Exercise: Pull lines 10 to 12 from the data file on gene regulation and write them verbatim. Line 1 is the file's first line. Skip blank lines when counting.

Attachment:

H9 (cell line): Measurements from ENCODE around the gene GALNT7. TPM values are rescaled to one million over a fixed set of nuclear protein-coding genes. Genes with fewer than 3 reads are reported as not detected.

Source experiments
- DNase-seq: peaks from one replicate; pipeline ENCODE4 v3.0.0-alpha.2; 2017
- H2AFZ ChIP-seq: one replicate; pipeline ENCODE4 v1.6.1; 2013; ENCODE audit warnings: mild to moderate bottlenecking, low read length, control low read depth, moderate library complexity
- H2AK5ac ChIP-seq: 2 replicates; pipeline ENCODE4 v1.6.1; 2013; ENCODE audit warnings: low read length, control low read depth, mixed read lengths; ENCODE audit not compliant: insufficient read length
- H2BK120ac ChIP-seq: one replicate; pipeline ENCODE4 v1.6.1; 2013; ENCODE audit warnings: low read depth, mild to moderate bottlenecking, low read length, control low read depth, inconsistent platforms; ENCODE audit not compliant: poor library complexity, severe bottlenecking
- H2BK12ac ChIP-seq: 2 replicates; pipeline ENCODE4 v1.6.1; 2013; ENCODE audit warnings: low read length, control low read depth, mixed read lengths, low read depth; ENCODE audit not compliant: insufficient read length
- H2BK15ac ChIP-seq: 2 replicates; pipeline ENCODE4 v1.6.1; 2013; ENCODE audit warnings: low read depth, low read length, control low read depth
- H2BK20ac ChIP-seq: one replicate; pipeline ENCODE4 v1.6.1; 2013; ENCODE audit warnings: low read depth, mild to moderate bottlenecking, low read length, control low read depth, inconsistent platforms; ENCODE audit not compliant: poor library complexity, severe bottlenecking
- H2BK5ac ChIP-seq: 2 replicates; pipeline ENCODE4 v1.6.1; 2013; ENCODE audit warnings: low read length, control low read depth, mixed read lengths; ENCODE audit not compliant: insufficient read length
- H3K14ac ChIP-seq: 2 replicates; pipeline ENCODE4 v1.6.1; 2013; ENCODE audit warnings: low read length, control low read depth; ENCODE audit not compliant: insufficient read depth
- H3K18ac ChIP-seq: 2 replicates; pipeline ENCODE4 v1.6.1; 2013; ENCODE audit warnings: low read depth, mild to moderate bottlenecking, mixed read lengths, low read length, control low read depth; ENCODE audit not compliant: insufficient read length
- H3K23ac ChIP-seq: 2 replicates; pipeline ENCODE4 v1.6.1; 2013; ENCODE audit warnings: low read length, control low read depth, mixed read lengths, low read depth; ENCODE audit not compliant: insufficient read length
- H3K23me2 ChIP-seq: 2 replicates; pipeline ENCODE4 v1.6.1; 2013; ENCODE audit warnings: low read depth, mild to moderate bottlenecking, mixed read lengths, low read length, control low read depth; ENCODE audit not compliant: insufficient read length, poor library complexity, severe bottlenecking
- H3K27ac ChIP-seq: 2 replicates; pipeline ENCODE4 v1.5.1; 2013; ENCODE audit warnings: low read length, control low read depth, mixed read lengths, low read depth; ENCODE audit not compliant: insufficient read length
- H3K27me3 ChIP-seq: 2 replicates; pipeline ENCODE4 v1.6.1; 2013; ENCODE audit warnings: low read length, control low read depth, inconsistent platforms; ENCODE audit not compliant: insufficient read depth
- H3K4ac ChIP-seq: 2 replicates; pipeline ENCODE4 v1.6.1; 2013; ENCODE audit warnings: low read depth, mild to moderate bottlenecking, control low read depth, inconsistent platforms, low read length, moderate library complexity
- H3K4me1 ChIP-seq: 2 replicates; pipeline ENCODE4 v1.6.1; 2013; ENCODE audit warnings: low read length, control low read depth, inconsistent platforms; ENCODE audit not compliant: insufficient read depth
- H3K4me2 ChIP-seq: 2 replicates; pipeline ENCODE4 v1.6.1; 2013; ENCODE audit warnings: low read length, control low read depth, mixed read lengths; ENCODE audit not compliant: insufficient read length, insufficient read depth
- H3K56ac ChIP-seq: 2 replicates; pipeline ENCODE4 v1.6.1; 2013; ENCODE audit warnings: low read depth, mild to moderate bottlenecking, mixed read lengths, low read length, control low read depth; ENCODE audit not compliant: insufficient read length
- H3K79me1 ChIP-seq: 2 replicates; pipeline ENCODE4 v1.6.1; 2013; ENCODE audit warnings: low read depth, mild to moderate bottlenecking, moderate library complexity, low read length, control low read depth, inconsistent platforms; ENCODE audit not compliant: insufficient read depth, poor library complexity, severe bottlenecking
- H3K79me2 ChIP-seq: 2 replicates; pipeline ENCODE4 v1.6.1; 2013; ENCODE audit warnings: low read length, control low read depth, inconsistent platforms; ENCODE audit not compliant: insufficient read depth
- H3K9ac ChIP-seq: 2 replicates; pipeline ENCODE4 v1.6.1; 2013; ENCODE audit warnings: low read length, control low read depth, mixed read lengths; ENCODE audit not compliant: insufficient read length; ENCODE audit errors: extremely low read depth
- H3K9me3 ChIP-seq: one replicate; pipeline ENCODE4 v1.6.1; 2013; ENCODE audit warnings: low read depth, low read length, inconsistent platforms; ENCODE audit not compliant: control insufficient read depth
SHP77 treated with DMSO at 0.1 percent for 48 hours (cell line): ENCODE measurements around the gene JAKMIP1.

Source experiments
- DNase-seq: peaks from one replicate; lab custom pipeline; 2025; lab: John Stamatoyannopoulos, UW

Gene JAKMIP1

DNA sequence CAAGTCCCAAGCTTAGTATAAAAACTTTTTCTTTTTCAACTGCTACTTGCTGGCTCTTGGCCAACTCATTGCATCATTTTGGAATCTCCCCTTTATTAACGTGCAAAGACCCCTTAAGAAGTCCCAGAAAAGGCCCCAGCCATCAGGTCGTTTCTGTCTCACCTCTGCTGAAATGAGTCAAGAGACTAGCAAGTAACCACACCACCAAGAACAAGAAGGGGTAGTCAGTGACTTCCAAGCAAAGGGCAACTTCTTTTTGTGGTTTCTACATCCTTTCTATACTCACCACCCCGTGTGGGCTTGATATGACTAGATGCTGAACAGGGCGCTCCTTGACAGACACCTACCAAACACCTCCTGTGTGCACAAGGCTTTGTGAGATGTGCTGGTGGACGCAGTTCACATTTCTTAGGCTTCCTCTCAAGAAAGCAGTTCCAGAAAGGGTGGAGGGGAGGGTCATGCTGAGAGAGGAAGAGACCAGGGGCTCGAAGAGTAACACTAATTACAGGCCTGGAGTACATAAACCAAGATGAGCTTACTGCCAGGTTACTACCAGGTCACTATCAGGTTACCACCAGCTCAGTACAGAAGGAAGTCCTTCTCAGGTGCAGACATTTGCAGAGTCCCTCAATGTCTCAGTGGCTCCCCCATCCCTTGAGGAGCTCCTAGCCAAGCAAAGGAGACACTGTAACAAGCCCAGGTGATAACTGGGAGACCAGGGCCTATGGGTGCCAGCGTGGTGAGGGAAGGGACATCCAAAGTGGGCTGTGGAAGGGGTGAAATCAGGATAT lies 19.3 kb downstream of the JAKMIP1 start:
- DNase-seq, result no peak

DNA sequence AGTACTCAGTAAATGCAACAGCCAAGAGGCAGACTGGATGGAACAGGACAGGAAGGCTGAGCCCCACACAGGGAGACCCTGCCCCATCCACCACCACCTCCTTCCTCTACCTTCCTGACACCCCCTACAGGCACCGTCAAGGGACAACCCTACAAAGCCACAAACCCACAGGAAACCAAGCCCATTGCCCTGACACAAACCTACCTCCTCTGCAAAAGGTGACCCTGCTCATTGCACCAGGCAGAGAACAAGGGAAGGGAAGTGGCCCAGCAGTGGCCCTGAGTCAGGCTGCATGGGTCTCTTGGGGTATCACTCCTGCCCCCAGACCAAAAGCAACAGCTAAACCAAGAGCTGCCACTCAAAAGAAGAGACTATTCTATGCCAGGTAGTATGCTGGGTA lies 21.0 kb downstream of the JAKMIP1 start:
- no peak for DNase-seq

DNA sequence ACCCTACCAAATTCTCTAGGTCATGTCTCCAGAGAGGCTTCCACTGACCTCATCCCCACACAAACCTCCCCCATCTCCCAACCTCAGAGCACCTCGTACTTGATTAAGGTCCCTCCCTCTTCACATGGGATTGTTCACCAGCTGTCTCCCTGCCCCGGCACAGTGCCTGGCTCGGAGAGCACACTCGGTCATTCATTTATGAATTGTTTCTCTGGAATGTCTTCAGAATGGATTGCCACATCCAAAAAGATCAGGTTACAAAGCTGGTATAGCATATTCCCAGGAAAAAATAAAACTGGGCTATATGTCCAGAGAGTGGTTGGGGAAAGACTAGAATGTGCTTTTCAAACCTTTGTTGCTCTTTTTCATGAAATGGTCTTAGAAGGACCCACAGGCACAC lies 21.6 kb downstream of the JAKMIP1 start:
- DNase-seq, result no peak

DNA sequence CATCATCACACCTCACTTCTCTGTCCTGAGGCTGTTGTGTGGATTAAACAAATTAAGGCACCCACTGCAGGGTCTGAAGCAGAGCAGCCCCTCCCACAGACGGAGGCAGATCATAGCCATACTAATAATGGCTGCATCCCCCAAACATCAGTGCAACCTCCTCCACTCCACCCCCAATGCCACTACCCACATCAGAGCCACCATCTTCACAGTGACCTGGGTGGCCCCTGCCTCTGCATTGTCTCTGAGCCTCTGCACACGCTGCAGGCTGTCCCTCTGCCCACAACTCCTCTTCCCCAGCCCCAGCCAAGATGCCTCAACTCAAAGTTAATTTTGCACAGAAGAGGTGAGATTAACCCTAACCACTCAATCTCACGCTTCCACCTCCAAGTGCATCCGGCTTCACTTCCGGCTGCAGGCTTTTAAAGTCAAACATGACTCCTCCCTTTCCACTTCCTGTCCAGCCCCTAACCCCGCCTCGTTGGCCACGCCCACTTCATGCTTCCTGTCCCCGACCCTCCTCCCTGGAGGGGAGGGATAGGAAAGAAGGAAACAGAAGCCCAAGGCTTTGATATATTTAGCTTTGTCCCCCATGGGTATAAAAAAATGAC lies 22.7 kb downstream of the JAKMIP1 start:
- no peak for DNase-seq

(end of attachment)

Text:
- H2BK5ac ChIP-seq: 2 replicates; pipeline ENCODE4 v1.6.1; 2013; ENCODE audit warnings: low read length, control low read depth, mixed read lengths; ENCODE audit not compliant: insufficient read length
- H3K14ac ChIP-seq: 2 replicates; pipeline ENCODE4 v1.6.1; 2013; ENCODE audit warnings: low read length, control low read depth; ENCODE audit not compliant: insufficient read depth
- H3K18ac ChIP-seq: 2 replicates; pipeline ENCODE4 v1.6.1; 2013; ENCODE audit warnings: low read depth, mild to moderate bottlenecking, mixed read lengths, low read length, control low read depth; ENCODE audit not compliant: insufficient read length